Girls’ Soccer | westminster academy

Adversity turns young star into a team leader

 

A heart condition nearly derailed Alexia Kinsey’s career, but the rising star has learned to adjust her game and become a team leader.

Special to The Miami Herald

If scoring 30 goals as an eighth-grader for Westminster Academy’s girls’ soccer team wasn’t compelling enough, add to that the degree of difficulty of netting more than two dozen goals with a heart that wasn’t working properly.

That’s what Alexia “Lexi” Kinsey had to deal with last season, when she made a smashing varsity debut at age 13, earning second-team All-Broward honors.

Kinsey, now 14 and a freshman at Westminster, has been dealing with heart issues for about three years.

“When I would run, I could feel my heart racing really fast,” Kinsey said, “and that wasn’t normal.”

Kinsey’s parents — Andrea and Jeff — said their daughter would also get “short-winded,” but when they took her to the hospital, nothing showed up as abnormal. Finally, doctors gave her a heart monitor that she carried with her to games and practices.

When she felt her heart racing, she was instructed to run off the field and put the monitor over her chest. The machine would record her heart rate, and, after a few minutes, Kinsey would return to action.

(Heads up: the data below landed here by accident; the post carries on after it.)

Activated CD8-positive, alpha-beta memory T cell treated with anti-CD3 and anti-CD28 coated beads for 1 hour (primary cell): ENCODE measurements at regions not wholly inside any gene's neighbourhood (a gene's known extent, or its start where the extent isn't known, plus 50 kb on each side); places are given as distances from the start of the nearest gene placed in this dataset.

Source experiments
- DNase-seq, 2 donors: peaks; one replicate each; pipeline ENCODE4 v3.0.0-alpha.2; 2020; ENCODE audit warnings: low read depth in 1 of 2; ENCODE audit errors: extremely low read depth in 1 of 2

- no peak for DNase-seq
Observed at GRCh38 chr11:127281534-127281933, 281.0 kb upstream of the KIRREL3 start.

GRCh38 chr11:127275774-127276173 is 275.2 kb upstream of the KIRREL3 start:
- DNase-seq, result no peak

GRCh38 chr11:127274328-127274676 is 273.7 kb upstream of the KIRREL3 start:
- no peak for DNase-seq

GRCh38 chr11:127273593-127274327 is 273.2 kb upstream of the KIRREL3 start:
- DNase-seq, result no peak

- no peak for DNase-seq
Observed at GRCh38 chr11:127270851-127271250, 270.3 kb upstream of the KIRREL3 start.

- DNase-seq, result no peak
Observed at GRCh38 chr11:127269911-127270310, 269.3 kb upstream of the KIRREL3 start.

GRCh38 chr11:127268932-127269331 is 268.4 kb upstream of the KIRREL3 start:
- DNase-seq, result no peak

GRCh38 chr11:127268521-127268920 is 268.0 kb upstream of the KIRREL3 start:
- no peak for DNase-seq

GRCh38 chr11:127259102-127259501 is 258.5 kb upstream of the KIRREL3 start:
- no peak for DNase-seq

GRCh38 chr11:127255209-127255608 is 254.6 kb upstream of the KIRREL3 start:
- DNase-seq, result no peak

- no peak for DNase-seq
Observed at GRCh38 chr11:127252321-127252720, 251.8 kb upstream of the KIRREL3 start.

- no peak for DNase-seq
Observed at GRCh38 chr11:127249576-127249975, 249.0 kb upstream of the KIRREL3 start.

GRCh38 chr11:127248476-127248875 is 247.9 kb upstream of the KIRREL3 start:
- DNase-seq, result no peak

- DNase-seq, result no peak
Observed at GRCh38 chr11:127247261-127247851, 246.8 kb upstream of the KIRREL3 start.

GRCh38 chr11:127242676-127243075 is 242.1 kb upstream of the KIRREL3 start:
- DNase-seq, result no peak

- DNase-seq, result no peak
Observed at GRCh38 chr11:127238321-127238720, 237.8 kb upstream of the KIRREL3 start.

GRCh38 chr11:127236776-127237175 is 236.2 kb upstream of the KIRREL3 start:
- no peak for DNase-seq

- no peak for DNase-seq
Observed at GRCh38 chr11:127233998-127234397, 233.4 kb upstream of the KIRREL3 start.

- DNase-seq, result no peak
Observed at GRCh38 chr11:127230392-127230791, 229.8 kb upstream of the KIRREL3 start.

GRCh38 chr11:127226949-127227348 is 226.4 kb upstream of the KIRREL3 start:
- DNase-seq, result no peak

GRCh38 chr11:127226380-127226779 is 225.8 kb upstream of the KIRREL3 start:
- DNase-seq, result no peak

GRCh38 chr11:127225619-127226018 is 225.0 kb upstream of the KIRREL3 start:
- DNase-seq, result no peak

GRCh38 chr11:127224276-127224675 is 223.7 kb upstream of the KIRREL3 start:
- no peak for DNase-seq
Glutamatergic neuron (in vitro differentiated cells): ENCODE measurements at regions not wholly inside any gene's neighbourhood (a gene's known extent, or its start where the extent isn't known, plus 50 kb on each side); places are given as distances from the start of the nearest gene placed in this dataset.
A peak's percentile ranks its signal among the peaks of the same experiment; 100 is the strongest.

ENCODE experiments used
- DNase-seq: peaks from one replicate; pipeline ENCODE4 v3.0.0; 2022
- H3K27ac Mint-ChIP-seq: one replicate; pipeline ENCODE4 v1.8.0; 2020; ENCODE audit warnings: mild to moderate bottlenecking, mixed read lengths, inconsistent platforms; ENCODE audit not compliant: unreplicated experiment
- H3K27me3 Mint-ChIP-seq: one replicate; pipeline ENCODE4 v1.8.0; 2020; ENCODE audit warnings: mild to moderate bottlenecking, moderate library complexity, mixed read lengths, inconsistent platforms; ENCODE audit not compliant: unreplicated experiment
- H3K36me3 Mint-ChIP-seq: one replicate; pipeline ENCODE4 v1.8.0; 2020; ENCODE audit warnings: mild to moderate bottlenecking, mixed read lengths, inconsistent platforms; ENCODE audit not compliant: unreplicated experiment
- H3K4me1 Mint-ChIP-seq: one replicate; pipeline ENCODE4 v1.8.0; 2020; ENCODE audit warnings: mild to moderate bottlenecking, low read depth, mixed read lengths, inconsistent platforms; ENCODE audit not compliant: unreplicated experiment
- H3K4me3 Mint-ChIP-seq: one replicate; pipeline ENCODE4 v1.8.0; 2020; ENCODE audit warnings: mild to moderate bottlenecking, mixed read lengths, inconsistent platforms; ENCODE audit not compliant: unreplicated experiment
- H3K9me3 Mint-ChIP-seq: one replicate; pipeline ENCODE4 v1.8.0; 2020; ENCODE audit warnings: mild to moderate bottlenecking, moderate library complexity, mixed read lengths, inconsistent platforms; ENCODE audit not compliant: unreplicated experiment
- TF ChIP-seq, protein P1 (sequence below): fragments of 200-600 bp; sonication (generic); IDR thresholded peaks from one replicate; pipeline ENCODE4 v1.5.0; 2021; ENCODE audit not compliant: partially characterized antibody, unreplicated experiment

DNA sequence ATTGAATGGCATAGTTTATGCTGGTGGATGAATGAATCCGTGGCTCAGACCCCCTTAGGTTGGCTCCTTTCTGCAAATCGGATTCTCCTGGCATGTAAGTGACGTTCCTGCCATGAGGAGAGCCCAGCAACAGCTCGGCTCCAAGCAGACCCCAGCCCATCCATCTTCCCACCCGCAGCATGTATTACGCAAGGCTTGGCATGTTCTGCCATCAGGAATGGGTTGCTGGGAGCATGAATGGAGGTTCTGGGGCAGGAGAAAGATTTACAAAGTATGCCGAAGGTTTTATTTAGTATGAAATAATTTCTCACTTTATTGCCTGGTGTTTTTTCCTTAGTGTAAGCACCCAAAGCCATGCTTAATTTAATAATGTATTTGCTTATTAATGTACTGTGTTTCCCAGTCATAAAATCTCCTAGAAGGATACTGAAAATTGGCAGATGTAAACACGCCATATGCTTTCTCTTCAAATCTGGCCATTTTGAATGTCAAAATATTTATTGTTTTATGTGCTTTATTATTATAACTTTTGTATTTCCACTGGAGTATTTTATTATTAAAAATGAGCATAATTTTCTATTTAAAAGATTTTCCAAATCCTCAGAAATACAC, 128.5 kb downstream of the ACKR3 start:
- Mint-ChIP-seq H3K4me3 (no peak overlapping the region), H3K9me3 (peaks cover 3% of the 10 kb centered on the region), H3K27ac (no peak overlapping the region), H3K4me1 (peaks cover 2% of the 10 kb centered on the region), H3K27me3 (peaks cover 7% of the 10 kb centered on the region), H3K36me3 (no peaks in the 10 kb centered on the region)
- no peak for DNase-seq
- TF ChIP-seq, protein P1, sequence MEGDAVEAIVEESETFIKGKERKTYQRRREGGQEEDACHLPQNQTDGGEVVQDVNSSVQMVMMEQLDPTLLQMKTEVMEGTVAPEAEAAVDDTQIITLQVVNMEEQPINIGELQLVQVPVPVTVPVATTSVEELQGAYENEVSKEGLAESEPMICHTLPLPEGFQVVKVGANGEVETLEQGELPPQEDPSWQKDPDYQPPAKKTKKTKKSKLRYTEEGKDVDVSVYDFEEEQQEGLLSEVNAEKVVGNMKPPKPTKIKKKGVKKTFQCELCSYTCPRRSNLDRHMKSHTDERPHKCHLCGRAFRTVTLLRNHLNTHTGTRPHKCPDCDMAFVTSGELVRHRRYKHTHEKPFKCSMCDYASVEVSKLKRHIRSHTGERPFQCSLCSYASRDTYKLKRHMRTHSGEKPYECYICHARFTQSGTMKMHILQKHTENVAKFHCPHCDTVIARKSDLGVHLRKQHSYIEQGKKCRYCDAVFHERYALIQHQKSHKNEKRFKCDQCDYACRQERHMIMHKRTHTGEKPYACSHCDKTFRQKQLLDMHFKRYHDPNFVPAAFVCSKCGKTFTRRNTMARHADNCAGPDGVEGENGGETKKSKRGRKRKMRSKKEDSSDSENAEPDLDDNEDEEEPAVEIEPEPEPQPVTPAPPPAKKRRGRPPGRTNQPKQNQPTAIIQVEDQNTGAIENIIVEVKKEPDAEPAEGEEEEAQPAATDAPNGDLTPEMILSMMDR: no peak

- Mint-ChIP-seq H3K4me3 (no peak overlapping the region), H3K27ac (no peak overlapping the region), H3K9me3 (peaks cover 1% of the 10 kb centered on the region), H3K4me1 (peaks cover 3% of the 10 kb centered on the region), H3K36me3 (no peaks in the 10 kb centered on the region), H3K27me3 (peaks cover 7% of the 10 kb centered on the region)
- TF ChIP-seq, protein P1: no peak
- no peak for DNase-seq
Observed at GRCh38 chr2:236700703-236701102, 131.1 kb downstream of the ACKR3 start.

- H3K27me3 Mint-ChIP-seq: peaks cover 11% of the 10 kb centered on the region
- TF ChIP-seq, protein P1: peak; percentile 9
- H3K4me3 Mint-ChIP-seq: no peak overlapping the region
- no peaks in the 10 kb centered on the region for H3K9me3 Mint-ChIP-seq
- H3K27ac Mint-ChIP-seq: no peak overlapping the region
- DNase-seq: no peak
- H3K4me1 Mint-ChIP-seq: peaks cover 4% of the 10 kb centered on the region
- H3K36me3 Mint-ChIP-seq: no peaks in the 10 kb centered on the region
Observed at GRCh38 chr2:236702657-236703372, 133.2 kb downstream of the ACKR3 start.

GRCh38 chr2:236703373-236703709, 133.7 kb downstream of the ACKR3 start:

Kinsey’s parents sent the monitor’s findings to their doctor each night. It took 28 days of monitoring before doctors diagnosed her with supraventricular tachycardia (SVT), a rapid-heart rhythm that can be treated with medicine or surgery.

The medicine, though, left her without much energy, and for an athlete who dreams of playing soccer at Ohio State — her parents’ alma mater — that was not a realistic option for her.

“There really wasn’t any thinking about it,” Kinsey said of the surgery. “I just wanted to get it over with.”

Surgery was performed on Aug. 7 and she was back playing in less than a week — without the rapid heart rate that she had been dealing with for years.

She did have trouble breathing and her chest got tight while playing, which was diagnosed as exercise-induced asthma.

To combat that condition, Kinsey uses a breathing machine before every workout, taking about 10 minutes to inhale medicine into her lungs.

Given all she has gone through, it’s understandable that Kinsey’s goal numbers this season — eight in her first nine games — are not up to her high standards.

As a proven goal-scorer, she is also facing double-teams and she’s passing more and already is posting eight assists — twice as many as she had all last season.

“She doesn’t play selfishly,” said coach Dale Renwick, who has led Westminster to a 7-1-1 start. “She distributes.”

Kinsey, of course, has shown an amazing ability to adjust to difficult circumstances — on the field or off.

“It is disappointing,” she said of her goal numbers. “But I’ve realized how to pass, and I’ve become more of a leader since we only have one senior. I feel that I’m only going to continue to improve.”

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